Stories from the Barn
A hive of activity in the Hampshire downlands
The Biodiversity Heritage Library
Discovering the Biodiversity Heritage Library.
The amazing Biodiversity Heritage Library is one of the most astonishing resources for those with an interest in biodiversity. It is an open access digital library for biodiversity literature and archives and operates globally for the benefit of all. It is a consortium of natural history, botanical, and research libraries who cooperate to digitize and make their collections accessible as a part of a global “biodiversity commons.
Anyone can access this treasure trove of information and images and in this time of pandemic, what a resource to share. When access to libraries and museums has been limited, a digital open access source is a treasure.
This is such an enormous gift of learning.
The number of resources available from the library is immense. Free and open online access to over 250,000 volumes from the C15th-C21st. There are a wide range of biodiversity subjects available. You do not need to login or create an account to gain access and you can download anything in the library in a variety of formats.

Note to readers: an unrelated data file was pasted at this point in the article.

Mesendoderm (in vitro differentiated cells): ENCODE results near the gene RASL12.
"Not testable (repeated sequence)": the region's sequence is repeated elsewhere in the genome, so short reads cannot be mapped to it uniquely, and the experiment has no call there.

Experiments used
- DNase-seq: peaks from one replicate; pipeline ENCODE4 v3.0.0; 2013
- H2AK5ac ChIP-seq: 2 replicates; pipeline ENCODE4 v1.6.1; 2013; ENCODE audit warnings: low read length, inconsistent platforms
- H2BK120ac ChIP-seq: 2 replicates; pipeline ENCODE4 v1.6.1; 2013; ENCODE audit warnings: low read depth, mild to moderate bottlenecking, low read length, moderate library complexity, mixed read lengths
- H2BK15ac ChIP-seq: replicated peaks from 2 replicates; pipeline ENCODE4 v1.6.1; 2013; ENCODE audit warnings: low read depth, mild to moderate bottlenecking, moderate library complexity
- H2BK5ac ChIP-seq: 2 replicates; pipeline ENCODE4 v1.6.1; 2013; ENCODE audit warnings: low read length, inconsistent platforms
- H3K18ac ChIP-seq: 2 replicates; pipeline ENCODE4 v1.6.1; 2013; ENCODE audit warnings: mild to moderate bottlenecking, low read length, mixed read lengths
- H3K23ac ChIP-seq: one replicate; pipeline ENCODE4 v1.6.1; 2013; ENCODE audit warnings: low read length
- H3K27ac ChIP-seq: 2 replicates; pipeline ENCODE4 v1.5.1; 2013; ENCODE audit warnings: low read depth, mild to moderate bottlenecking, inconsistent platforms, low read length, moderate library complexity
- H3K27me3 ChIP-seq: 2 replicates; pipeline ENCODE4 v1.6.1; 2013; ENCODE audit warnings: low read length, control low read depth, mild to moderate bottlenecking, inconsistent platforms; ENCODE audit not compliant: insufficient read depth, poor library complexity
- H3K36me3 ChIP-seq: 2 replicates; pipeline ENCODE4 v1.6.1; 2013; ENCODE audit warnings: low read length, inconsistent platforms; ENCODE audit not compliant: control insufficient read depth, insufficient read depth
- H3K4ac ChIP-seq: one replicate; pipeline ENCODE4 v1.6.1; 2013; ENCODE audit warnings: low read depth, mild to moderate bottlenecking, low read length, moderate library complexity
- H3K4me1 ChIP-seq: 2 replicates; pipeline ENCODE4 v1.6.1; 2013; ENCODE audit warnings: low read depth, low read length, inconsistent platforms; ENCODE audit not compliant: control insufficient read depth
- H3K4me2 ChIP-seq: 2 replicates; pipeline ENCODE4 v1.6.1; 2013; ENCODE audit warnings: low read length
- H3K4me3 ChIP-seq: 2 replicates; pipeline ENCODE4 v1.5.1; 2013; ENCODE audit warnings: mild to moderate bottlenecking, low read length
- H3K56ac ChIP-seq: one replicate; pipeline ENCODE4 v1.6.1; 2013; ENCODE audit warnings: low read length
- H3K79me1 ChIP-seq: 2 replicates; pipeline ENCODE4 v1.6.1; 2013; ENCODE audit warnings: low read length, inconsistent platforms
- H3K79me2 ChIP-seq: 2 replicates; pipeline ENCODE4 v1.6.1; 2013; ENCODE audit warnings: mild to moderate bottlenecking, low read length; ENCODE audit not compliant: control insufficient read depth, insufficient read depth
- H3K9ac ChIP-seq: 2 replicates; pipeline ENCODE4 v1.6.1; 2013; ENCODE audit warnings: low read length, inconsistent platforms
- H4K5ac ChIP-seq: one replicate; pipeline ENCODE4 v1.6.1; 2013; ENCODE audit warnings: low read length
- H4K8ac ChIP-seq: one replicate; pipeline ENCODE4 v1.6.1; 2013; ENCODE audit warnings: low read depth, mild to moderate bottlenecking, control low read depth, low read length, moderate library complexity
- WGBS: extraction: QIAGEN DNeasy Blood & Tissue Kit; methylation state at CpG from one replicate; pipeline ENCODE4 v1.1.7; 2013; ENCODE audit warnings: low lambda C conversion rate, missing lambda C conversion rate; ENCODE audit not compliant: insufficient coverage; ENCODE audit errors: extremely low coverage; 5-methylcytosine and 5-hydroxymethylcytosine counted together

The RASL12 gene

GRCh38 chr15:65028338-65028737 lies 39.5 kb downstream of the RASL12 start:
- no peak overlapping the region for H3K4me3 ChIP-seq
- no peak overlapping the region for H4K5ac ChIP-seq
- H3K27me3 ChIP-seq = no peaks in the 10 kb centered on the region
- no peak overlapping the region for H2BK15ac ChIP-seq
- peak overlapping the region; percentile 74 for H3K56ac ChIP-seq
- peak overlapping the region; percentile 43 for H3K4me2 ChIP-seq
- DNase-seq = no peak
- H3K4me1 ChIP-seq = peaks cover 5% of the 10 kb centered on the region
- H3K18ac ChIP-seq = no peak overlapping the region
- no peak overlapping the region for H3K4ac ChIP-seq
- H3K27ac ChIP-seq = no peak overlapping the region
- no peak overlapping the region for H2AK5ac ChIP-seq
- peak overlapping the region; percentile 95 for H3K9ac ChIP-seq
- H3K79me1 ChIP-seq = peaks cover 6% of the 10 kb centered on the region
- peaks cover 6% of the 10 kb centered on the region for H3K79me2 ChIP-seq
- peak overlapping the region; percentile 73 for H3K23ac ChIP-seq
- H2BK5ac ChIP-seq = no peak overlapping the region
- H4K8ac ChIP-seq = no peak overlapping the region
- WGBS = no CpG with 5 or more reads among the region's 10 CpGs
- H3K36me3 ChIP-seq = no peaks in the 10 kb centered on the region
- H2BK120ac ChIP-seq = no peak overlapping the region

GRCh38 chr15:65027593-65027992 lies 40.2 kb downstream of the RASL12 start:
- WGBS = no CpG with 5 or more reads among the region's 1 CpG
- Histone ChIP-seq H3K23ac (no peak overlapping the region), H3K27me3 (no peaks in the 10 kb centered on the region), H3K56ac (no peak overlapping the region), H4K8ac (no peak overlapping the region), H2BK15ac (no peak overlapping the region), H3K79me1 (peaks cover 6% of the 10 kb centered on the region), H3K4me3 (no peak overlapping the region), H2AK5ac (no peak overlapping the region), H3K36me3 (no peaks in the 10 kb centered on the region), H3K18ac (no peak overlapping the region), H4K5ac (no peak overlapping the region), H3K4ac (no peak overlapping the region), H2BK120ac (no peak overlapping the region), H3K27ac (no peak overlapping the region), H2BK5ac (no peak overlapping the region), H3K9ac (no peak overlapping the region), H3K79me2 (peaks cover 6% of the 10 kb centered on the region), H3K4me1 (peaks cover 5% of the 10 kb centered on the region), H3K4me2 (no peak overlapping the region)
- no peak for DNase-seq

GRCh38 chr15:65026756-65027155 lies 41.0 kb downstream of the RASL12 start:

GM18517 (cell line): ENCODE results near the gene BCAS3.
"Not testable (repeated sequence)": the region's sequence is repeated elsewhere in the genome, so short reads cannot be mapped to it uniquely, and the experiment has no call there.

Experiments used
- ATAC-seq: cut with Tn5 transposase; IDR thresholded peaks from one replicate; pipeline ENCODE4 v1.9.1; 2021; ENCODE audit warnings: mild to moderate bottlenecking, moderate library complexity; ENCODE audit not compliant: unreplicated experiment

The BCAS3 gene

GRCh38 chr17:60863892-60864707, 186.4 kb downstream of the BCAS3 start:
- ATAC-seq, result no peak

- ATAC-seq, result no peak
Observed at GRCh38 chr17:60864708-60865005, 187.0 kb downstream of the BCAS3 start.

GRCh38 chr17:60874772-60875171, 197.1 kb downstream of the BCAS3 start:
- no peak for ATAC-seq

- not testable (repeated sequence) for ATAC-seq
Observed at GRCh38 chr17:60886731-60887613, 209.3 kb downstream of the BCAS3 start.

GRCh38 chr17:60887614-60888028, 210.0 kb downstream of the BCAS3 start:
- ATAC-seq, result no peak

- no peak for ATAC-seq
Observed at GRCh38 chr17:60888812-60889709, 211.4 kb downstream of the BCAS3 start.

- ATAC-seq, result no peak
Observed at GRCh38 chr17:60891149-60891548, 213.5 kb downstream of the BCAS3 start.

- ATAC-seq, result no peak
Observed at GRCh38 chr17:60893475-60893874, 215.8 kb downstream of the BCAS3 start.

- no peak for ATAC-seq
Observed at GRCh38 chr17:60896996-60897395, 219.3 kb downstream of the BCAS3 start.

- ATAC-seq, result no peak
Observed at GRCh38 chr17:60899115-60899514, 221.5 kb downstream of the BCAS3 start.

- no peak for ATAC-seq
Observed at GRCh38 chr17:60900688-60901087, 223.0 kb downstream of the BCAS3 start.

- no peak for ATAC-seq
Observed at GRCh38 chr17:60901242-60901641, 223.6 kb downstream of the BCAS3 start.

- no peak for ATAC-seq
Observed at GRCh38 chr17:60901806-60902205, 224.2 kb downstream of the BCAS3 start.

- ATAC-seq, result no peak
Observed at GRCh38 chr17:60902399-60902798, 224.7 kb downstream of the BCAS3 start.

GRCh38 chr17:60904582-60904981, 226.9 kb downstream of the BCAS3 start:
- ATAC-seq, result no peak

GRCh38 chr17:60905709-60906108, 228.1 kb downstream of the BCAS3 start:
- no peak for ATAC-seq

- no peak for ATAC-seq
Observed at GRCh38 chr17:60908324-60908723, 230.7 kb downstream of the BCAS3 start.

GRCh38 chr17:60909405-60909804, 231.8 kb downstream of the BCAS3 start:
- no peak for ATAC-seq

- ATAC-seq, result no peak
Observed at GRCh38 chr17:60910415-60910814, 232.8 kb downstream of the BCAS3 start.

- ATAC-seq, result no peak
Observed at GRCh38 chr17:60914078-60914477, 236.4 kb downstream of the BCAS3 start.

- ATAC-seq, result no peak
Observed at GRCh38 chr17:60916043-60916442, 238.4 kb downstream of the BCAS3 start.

Artists and those interested relating art and science can use images from the library.
Artists keen to produce work that combines their creative skills with science to help us all connect and gain a better understanding of our planet can use the library. It brings to mind the work of Tomas Saraceno and spiders webs. Tomas has used art, science and architecture to connect us with the web. On the Biodiversity Heritage Library blog, the work of American artist Clare Börsch is highlighted. Clare is an installation artist who has used images sourced mainly from open access collections like the Biodiversity Heritage Library (BHL), to create a stunning piece of work. She has used images of birds, insects and plants to produce a three-dimensional ecosystem. This piece of work is a valuable reminder of the loss of biodiversity.
Many of the images cut out come from books and journals from the early C19th. As such they will contain species of plants and animals now extinct. The field observers, scientists, artists, explorers etc who observed and recorded these species have left a beautiful and unique record.